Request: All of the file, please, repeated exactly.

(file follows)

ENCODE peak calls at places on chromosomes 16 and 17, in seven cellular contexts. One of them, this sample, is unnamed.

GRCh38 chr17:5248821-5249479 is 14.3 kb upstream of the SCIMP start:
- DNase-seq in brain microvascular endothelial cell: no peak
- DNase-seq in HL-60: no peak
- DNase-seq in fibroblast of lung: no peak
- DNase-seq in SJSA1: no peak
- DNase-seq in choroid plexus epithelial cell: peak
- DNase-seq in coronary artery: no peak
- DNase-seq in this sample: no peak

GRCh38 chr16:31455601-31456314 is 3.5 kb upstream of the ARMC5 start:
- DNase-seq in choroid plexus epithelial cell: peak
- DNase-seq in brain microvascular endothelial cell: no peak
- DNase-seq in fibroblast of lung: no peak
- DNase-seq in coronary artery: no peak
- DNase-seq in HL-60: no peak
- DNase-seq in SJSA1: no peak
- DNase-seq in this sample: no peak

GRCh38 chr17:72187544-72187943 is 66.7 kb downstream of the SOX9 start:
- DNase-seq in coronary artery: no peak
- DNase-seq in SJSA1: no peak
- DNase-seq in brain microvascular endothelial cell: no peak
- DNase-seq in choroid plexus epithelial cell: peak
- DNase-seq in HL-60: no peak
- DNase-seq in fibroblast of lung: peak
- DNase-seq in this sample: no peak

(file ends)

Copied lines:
ENCODE peak calls at places on chromosomes 16 and 17, in seven cellular contexts. One of them, this sample, is unnamed.

GRCh38 chr17:5248821-5249479 is 14.3 kb upstream of the SCIMP start:
- DNase-seq in brain microvascular endothelial cell: no peak
- DNase-seq in HL-60: no peak
- DNase-seq in fibroblast of lung: no peak
- DNase-seq in SJSA1: no peak
- DNase-seq in choroid plexus epithelial cell: peak
- DNase-seq in coronary artery: no peak
- DNase-seq in this sample: no peak

GRCh38 chr16:31455601-31456314 is 3.5 kb upstream of the ARMC5 start:
- DNase-seq in choroid plexus epithelial cell: peak
- DNase-seq in brain microvascular endothelial cell: no peak
- DNase-seq in fibroblast of lung: no peak
- DNase-seq in coronary artery: no peak
- DNase-seq in HL-60: no peak
- DNase-seq in SJSA1: no peak
- DNase-seq in this sample: no peak

GRCh38 chr17:72187544-72187943 is 66.7 kb downstream of the SOX9 start:
- DNase-seq in coronary artery: no peak
- DNase-seq in SJSA1: no peak
- DNase-seq in brain microvascular endothelial cell: no peak
- DNase-seq in choroid plexus epithelial cell: peak
- DNase-seq in HL-60: no peak
- DNase-seq in fibroblast of lung: peak
- DNase-seq in this sample: no peak